NARCISCO YEPES

30 November 2010

Rodrigo’s ‘Concierto de Aranjuez’ was the first time I heard Mr Yepes play.  I still have the vinyl LP, and it is his version that I think of as the standard or benchmark.

I always found it odd that Yepes was not rated properly.  He had a very clean technique, but that doesn’t mean he was emotionless!

I have found this sort of thing a lot with guitar-players and critics over the years — they compare and compete.  The fact is that Yepes had to be compared with Segovia or Bream, which is unfair as they are so exceptional.  Yepes died in 1997, Segovia in 1987 and Bream is still around, so they were contemporaries.  Perhaps Yepes would not be accused to being detached and emotionless in another context.  I think he suffered from the comparison — and yet they did their own distinct things.

Yepes pioneered the 10-string guitar and transcribed loads of lute stuff.  The impact is clear today with the likes of  Dominic Frasca — or even with harp guitars of the likes of Andy McKee and Antoine Dufour, or more traditional work by Pasquale Taraffo, Mario Maccaferri, Luigi Mozzani, and Gian Battista Noceti.

[embedded videoclip from YouTube of Yepes playing Recuerdos de la Alhambra]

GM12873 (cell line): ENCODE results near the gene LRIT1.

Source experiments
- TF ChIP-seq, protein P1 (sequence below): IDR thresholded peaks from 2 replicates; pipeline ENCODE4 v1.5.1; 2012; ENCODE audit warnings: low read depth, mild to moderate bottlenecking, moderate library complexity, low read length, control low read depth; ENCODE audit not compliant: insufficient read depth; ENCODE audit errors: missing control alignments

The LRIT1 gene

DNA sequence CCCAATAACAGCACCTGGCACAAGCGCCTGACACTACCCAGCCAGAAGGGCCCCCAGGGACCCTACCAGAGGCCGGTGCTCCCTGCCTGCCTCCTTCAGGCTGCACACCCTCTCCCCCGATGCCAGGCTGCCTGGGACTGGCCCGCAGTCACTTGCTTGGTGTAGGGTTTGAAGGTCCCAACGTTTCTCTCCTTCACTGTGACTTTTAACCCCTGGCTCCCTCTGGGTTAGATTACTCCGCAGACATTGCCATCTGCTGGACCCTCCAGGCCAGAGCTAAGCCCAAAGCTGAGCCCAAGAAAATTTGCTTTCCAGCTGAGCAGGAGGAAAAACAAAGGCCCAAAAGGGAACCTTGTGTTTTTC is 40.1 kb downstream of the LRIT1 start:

[YouTube=http://www.youtube.com/watch?v=RLHR8zaEsA8]

[embedded videoclip from YouTube of Dominic Frasca playing 10-string guitar]

[Youtube=http://www.youtube.com/watch?v=r2BOApUvFpw]

Vai gets a lot of stick for being more technique and less emotion, yet I think that criticism is often founded on dubious contextual comparisons or personal preference.

So if you take Narscisco at face value, and listen to his playing on ‘Concierto de Aranjuez’ (especially the Navarro one I grew up with), and you will hear a superb guitarist.  He has such a natural affinity with Spanish music.  When it comes to Spanish guitar music, not many can do it the justice that Narciso Yepes did.

Anyway, he deserves a mention on my blog for “sharing things I like” as he has always been around when I need him.

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